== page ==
Programmers Stand to Benefit from Telco Entry


A new report from Citigroup Research indicated that cable-TV-content owners, including Time Warner Inc. and Cablevision Systems Corp.,could actually benefit to the tune of $3.8 billion in incremental value from the entry of major telcos into the television space.

That benefit stems from the cable operators’ network-content holdings and the fact that telcos entering with smaller subscriber counts will be paying more in programming fees, according to the report.

The big winners will include The Walt Disney Co., Time Warner, Cablevision and Viacom Inc., with lesser benefits to players including Comcast Corp.,News Corp. and Scripps Networks.

Citigroup estimated that most cable-network owners will see gains of 0.5%-1.7% in their overall equity values because of the telcos’ entry into video.

In the near term, incumbent cable operators will have the better position in programming fees, particularly as players consolidate -- such as the melding of Adelphia Communications Corp. systems into Comcast and Time Warner Cable -- and add more subscribers to their already substantial bases. While incumbent cable providers will pay on average an estimated $227 per subscriber in programming fees for 2006, new telco entrants will pay $268, a $41 difference.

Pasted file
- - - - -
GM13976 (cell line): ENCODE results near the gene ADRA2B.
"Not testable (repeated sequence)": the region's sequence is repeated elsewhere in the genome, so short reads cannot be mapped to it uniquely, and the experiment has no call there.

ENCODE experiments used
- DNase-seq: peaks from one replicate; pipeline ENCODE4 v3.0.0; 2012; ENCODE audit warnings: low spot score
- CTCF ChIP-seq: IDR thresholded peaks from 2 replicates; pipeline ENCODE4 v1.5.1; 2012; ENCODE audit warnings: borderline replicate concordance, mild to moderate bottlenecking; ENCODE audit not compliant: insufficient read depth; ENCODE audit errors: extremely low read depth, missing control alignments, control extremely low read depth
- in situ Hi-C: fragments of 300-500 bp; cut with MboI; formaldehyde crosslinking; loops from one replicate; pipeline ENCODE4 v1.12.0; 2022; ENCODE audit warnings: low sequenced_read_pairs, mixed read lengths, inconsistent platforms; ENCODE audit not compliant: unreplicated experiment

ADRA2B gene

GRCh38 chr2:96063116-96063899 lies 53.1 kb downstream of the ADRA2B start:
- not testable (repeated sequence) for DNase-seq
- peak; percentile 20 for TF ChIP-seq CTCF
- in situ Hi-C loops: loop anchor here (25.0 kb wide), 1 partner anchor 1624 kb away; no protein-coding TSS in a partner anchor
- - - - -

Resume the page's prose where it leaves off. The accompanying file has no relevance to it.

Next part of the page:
“The punch line is: Scale matters, and it’s getting more important,” said Citigroup analyst Jason Bazinet, who co-authored the report.

Citigroup estimates indicated that the gap between what cable operators and telcos pay for programming will peak around 2008, at about $43. From there, it will dwindle to $26 by 2015.

But that disadvantage may not be as damaging to the telco entrants given their apparent strategy, noted report co-author Michael Rollins.

“Video as a way of holding onto voice cash flow seems interesting. We haven’t seen anything, though, that would suggest that the incremental video profit is going to be dramatic,” he said. “We think the telcos are looking at this as a way of defending what they have and trying to grow it a little bit over time, as opposed to trying to create a business with independent lucrative returns.”